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Inner Journey by The Kevin Dorsey Collective

Inner Journey is Kevin Dorsey's first project consisting entirely of his own compositions. The recording reflects Dorsey's diverse and extensive composition background. The compositions exhibit his broad palette of influences and talents, from world music, and straight ahead jazz to Latin. The Collective assembles a group of extremely talented players for this project including Bob Piorun, a guitarist whom Dorsey has worked with before on more than one occasion. Other players include; Bill Pomares on saxophones and bass clarinet, and Jerry Bower on percussion, notably not on drums. This small detail becomes a defining characteristic of the disc. Bower and Dorsey establish a rapport as the rhythm section that provides a solid groove for each piece but so musical and melodic is this groove that time and meter become absorbed in the melody and you feel the beat from note to note ever so subtly.

The opening track Xander's Dance sets the tone rhythmically, when you hear the percussion instruments in the opening bars, you hear the melody and rhythm merging. This is the theme for most of the composition. Dorsey has provided a subtle but colorful theme for Piorun and Pomares to expand on. They waste no time in expanding the theme and you quickly feel good and sense the communication between artists. The listener knows early on in this CD that this is going to be a different kind of jazz. It sounds like a million other recordings, but like nothing else they have heard before. I attribute that to Dorsey's creative talent for composing songs that are built on familiar themes but then treated with his unique approach. Call and Response, the second track feature Piorun and Pomares interpreting the melody in call and response format. Again, it is so well orchestrated over the underlying rhythm that going from soloist to soloist is seamless and yet they each paint a different picture with their own instruments. The piece is a pleasant listen.

Piorun shines in his gentle treatment of Evening Awaits, shades of Pat Metheny can be heard in Piorun's execution. What makes this Piorun's own, is that the guitar never "steps" on the other instruments, like Metheny so often does on really soft tracks. The interplay between Dorsey's double bass and Piorun's guitar are magical. Bower provides just enough energy with the cymbal playing to accent the piece, but never interferes with what Dorsey and Piorun are trying to do either. The synergy between these three is most evident in this quite but substantial piece. The transition from track to track is another subtle but important aspect of this disc. While no two tracks are the same, the elements of the disc and the theme of the project are carried from track to track in a very methodical way. One example is the transition from Evening Awaits to Miss, again built on the percussion underlying the piece, but featuring Pomares on soprano sax, this piece is gentle like Evening Awaits but with more expression provided by Pomares.

Dorsey's Latin experience is brought out in Las Olas Del Mar, here the shift to bass clarinet is again a subtle but defining choice that changes the texture of the song enough to soften the message. The piece is the second longest track on the CD at 7:20, but like the others moves so quickly through the melody and is handled so smoothly by each artist that you feel like it ended too soon.

Remembrance is Pomares piece from beginning to end. He interprets Dorsey's composition in such a haunting way that one can't help but think that the piece is meant to eulogize someone or something. The ballad has the depth of chord changes to allow Pomares to wring out all the images enclosed in the title. Dorsey's own double bass solo is itself a poised and thoughtful treatment of the theme.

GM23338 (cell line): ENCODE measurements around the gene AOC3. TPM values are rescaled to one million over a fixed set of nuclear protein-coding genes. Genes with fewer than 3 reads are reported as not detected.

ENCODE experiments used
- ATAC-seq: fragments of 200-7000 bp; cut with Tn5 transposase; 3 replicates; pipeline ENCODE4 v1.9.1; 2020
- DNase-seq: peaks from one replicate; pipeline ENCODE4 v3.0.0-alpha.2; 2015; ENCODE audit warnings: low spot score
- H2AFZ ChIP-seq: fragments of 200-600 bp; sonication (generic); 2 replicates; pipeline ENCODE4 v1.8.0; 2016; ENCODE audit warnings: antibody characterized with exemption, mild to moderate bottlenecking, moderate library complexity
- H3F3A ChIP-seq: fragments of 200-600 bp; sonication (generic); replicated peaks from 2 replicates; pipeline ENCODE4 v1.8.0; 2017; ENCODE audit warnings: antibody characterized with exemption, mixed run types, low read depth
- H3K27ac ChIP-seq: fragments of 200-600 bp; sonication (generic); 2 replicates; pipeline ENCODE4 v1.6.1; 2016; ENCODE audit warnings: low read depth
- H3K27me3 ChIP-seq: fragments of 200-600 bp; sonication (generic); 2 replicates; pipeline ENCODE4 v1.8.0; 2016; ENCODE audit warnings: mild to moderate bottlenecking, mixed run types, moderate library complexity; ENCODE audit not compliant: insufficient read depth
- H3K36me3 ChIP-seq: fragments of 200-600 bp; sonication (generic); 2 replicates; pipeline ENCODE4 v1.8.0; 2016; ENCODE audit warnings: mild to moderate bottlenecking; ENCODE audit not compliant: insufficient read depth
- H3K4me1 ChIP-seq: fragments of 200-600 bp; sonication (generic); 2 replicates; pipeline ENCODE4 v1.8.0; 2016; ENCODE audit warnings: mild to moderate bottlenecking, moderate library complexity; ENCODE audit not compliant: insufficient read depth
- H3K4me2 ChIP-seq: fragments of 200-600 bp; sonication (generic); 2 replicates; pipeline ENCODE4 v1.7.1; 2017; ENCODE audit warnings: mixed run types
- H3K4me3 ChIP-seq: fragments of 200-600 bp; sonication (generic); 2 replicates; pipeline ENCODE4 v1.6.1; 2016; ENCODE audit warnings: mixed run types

Wednesday Night is a great transition song from Remembrance to the final title piece. This song swings in a straight ahead jazz fashion and allows both Piorun and Dorsey to strut their stuff. What is amazing is the groove that they lay down in that absence of a drummer, per se. Dorsey has proven himself as a composer in this work, but what is more impressive is his collaboration with these artists to master the delivery of these simple but solid compositions.

Inner Journey is the title piece of the project and is deservingly so. It highlights the compositional excellence of Dorsey and features the group doing what they do best, collaborating. The groove is solid from start to finish, Dorsey and Bower laying down a world beat style that allows Piorun and Pomares to do their thing. This is Dorsey's best effort as the bassist behind the music. He provides the bottom to each of the soloists in turn, and is ever-present complimenting them and yet never leaving the groove that he and Bower have established. This song, like all the others, but more so, demonstrates how the collaborative have gelled into one instrument and synergistically deliver the music. Dorsey's solo is the crowning jewel in this gem of a project. I listened to this work in various environments, but the best was in a quiet room with a great pair of head phones! The quality of the playing comes through with the quality of the production of this piece and you feel like they are playing for you alone. Dorsey's Inner Journey becomes your own and then you are one with the Collaborative.

Inner Journey by The Kevin Dorsey Collective is a solid listen and I highly recommend it to those who seek to be drawn into a genuinely pleasurable inner journey of Jazz.

Additional Info

  • Artist / Group Name: The Kevin Dorsey Collective
  • CD Title: Inner Journey
  • Genre: Contemporary Jazz / Modern
  • Year Released: 2003
  • Record Label: Independent
  • Rating: Five Stars
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